When Not Just Any Integrator Will Do
Finding quality security contractors to bid on projects is a challenge for most campuses. Here’s how you can ensure bidder participation so you’ll select the appropriate partner.
As a consulting company that often works with hospitals, schools and universities, our goal is to get as many qualified integrators so the process of bidding on a safety and security project is competitive and the quality level will be roughly comparable, regardless of the vendor selected.
On some projects this may be out of a campus’ or our hands. Projects that involve government dollars typically advertise, wait for responses, and evaluate them according to fairly rigid criteria. While hospital, school and university officials as well as their consultants can make some phone calls to ensure selected integrators know a project is advertised so they can respond on their own, the quantity and quality of responses is often left to chance.
Other projects task the consultant or campus official with filling a bid list, ensuring there is sufficient participation. When consultants do this, we’re representing to our campus clients that we will be able to provide them with a minimum of three thorough, competitive bids on the specified project and we’ll be able to make a recommendation from those choices.
Further, our recommended bidder will be able to complete the project as a bid, make everyone happy, and earn a reasonable profit. That last item is critical; if the integrator doesn’t make a profit on its jobs, it may not be able to stay in business long enough to support the project through the warranty period.
As a result, this bid list is a fairly serious undertaking, and as consultants we spend a lot of time working with integrators to ensure we’ll get participation on projects. Since we’re asked about this topic so frequently, I thought we’d share some of the steps we take to qualify integrators and ensure competitive bids.
Be Selective With Those You Put on Your Bid List
Keeping in mind that any integrator placed on a bid list has a chance of winning the job, we don’t want to just throw any name in the ring. If an integrator is selected for the job, you are stuck with them, so give as much thought to the bid list as you do to the final selection (see sidebar).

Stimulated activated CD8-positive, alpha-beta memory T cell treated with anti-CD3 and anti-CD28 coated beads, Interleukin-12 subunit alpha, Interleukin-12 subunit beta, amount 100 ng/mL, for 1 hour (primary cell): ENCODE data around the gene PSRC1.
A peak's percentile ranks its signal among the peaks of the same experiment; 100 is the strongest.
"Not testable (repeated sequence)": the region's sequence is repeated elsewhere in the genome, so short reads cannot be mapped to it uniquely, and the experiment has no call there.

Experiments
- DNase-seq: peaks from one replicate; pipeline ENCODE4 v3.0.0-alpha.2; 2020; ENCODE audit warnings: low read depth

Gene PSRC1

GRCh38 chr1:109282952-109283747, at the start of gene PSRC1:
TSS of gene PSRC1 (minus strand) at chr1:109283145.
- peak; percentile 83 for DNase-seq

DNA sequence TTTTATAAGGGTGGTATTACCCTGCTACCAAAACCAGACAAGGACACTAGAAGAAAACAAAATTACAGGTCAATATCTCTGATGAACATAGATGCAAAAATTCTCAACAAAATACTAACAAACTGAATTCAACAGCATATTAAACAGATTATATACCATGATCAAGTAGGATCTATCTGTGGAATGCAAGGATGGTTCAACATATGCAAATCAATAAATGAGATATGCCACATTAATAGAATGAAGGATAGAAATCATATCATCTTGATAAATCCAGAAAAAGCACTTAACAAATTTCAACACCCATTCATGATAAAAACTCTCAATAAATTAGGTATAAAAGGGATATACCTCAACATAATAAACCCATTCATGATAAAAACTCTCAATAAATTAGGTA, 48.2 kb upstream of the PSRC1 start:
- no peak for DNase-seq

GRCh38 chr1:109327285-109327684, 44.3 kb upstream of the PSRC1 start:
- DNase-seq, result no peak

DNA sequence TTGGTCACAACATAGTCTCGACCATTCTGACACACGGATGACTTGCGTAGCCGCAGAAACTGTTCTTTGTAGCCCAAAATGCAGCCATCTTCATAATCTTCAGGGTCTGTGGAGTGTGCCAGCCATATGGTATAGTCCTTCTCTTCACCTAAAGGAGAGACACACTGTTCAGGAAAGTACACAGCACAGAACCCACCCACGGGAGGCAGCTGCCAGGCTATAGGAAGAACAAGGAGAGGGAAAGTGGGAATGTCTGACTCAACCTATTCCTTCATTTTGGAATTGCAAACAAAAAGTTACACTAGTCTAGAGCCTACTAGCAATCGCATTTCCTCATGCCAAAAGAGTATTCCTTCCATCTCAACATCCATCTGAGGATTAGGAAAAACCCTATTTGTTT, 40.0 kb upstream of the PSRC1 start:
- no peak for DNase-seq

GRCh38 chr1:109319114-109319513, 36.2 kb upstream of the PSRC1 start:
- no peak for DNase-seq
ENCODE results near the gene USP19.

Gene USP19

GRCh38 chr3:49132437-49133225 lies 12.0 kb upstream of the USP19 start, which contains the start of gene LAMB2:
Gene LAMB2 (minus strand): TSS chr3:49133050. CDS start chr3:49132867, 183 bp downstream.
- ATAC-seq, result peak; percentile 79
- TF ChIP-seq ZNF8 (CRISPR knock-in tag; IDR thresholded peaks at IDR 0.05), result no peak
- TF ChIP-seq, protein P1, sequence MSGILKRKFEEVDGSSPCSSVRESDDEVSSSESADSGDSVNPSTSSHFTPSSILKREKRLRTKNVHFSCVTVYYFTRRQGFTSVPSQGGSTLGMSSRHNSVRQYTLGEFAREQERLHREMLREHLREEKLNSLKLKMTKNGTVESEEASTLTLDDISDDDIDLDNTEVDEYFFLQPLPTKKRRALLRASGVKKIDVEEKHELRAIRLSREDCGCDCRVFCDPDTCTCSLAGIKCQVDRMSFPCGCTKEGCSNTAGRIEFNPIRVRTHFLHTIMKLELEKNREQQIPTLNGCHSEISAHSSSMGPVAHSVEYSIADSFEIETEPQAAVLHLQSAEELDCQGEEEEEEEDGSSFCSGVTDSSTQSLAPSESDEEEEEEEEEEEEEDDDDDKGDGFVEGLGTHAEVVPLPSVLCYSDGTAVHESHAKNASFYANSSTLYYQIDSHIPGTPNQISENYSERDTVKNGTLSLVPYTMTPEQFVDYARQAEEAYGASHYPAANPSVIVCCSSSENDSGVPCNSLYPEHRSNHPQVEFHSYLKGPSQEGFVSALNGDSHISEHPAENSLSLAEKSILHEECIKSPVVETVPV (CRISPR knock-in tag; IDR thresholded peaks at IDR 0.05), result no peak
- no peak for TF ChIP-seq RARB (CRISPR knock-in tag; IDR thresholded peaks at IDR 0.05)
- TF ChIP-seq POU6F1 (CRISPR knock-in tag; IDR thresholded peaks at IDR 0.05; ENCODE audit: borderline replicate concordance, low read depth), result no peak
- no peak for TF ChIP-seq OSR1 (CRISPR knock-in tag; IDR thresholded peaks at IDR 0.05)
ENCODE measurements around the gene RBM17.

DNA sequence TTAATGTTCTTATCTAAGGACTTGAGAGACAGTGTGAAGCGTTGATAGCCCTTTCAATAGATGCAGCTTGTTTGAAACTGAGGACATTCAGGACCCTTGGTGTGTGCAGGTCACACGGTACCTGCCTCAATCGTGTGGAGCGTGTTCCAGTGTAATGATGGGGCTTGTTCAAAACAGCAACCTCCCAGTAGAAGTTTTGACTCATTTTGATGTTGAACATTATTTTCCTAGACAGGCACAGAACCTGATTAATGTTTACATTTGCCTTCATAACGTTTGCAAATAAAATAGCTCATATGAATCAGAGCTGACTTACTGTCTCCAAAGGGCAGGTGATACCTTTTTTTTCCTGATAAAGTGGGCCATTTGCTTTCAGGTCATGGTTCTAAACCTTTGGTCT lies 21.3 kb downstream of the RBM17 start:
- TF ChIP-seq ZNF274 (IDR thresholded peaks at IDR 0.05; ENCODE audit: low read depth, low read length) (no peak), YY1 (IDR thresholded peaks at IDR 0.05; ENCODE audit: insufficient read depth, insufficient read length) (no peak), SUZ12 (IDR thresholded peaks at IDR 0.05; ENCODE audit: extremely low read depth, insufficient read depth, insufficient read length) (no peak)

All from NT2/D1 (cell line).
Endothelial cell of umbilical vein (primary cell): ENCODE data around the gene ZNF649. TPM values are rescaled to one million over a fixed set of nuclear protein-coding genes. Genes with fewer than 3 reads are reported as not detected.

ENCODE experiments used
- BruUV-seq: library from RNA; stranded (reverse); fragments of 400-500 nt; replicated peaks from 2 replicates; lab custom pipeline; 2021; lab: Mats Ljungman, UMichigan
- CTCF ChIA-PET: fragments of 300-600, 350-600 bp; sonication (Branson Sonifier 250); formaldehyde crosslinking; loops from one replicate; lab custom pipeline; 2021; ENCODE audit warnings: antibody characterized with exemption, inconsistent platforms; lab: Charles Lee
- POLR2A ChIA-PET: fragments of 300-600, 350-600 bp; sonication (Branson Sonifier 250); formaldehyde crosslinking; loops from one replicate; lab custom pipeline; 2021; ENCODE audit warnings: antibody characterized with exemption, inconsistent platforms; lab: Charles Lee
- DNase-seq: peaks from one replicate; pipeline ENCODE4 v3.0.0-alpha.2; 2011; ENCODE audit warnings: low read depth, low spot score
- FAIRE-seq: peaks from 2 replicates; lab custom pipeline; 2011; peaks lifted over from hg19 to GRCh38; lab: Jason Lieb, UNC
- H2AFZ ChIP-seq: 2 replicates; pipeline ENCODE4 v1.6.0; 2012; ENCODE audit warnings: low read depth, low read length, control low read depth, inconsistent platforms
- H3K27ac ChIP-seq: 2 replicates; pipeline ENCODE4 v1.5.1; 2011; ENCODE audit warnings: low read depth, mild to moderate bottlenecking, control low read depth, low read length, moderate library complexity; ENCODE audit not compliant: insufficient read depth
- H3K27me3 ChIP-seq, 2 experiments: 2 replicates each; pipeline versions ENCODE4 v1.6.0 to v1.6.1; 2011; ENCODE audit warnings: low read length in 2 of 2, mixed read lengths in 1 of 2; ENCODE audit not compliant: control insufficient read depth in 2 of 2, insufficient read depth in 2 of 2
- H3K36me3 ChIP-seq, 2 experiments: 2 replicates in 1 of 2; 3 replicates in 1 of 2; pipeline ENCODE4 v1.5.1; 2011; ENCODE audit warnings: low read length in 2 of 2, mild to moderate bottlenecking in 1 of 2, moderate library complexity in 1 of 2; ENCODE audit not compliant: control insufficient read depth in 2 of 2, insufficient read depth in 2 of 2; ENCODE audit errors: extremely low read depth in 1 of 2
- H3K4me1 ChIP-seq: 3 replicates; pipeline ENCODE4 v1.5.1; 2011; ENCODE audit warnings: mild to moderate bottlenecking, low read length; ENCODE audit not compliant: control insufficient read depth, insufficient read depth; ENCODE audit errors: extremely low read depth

If you are unable to come up with enough prospective bidders to fill your list, asking for recommendations from manufacturers is often an excellent alternative. This works best when you have already selected a manufacturer, but if you haven’t settled on one, be sure to compare notes. An integrator that is on top of two manufacturers’ lists is generally a good candidate, although it would be rare to find the same company on three lists.
It’s important to get manufacturer recommendations in writing, as they can also be referred to as a “get-out-of-jail-free card.” If the integrator fails in the execution of your project, the manufacturer will generally step up to the plate and see the job through if your selection of the integrator was based in part on its referral.
Many Security Contractors Should Participate
Once you’ve filled your bid list, you need to ensure that as many integrators participate as possible. You do this first by providing a brief description of the project, including your best estimate of the time frame involved, and asking them if they’d be willing to bid on the job.
Bidding on a project is very time consuming and costly if done right, and your project may not interest everyone. Don’t take this personally; there are lots of legitimate reasons why an integrator might turn down a bid request, including workload, unfamiliarity with the specified product, or projects that fall outside its comfort zone. Integrators want to bid on jobs they feel they have a good chance of winning. If they don’t feel they have the right experience for a project and have a lot of other proposals on which they are working, they will likely pass.
Above all, integrators want a level playing field. If you have written a specification or had a consultant write it for you, you are generally in the clear. This is not the case if you’ve had help from another integrator. Many claim to have independent consulting divisions, and if that’s the case, have them put their money where their mouth is; tell them if they design the system, they are not eligible to bid on it. Even with that safeguard, other potential bidders may shy away – no one wants their competitor looking at how they bid and price projects. If the project is a design-build, let each integrator come up with its own design; don’t play favorites.